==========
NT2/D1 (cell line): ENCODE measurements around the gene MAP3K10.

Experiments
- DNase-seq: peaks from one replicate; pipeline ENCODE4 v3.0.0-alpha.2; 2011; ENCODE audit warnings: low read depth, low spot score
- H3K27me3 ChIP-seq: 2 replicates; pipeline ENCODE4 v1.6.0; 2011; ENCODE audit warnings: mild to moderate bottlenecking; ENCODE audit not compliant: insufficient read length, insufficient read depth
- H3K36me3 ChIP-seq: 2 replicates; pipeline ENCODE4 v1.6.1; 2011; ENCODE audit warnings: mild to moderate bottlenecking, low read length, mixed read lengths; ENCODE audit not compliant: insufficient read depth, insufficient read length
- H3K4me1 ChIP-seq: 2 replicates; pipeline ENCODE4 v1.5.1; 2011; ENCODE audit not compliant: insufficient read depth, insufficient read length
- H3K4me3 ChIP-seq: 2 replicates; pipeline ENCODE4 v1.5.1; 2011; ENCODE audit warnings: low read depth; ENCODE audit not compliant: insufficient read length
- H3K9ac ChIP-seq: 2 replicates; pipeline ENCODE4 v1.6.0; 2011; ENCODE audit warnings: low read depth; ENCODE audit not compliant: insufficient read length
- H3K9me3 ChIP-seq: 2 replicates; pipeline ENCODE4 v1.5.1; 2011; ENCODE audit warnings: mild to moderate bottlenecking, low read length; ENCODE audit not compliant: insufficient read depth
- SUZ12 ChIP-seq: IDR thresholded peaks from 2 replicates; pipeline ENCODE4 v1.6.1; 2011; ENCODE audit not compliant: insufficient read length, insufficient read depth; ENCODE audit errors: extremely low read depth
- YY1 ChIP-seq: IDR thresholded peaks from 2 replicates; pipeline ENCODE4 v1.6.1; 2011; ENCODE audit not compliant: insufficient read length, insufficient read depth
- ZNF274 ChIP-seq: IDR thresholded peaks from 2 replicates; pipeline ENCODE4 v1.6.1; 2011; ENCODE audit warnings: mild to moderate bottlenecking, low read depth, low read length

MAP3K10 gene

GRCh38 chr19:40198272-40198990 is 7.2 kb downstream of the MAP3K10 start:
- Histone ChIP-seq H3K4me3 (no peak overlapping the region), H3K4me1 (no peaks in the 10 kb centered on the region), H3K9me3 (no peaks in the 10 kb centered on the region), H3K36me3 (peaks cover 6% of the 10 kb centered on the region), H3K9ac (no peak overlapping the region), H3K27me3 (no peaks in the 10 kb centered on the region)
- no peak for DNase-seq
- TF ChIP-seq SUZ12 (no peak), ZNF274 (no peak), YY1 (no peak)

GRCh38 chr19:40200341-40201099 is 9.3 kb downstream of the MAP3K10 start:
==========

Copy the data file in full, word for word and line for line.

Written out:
NT2/D1 (cell line): ENCODE measurements around the gene MAP3K10.

Experiments
- DNase-seq: peaks from one replicate; pipeline ENCODE4 v3.0.0-alpha.2; 2011; ENCODE audit warnings: low read depth, low spot score
- H3K27me3 ChIP-seq: 2 replicates; pipeline ENCODE4 v1.6.0; 2011; ENCODE audit warnings: mild to moderate bottlenecking; ENCODE audit not compliant: insufficient read length, insufficient read depth
- H3K36me3 ChIP-seq: 2 replicates; pipeline ENCODE4 v1.6.1; 2011; ENCODE audit warnings: mild to moderate bottlenecking, low read length, mixed read lengths; ENCODE audit not compliant: insufficient read depth, insufficient read length
- H3K4me1 ChIP-seq: 2 replicates; pipeline ENCODE4 v1.5.1; 2011; ENCODE audit not compliant: insufficient read depth, insufficient read length
- H3K4me3 ChIP-seq: 2 replicates; pipeline ENCODE4 v1.5.1; 2011; ENCODE audit warnings: low read depth; ENCODE audit not compliant: insufficient read length
- H3K9ac ChIP-seq: 2 replicates; pipeline ENCODE4 v1.6.0; 2011; ENCODE audit warnings: low read depth; ENCODE audit not compliant: insufficient read length
- H3K9me3 ChIP-seq: 2 replicates; pipeline ENCODE4 v1.5.1; 2011; ENCODE audit warnings: mild to moderate bottlenecking, low read length; ENCODE audit not compliant: insufficient read depth
- SUZ12 ChIP-seq: IDR thresholded peaks from 2 replicates; pipeline ENCODE4 v1.6.1; 2011; ENCODE audit not compliant: insufficient read length, insufficient read depth; ENCODE audit errors: extremely low read depth
- YY1 ChIP-seq: IDR thresholded peaks from 2 replicates; pipeline ENCODE4 v1.6.1; 2011; ENCODE audit not compliant: insufficient read length, insufficient read depth
- ZNF274 ChIP-seq: IDR thresholded peaks from 2 replicates; pipeline ENCODE4 v1.6.1; 2011; ENCODE audit warnings: mild to moderate bottlenecking, low read depth, low read length

MAP3K10 gene

GRCh38 chr19:40198272-40198990 is 7.2 kb downstream of the MAP3K10 start:
- Histone ChIP-seq H3K4me3 (no peak overlapping the region), H3K4me1 (no peaks in the 10 kb centered on the region), H3K9me3 (no peaks in the 10 kb centered on the region), H3K36me3 (peaks cover 6% of the 10 kb centered on the region), H3K9ac (no peak overlapping the region), H3K27me3 (no peaks in the 10 kb centered on the region)
- no peak for DNase-seq
- TF ChIP-seq SUZ12 (no peak), ZNF274 (no peak), YY1 (no peak)

GRCh38 chr19:40200341-40201099 is 9.3 kb downstream of the MAP3K10 start: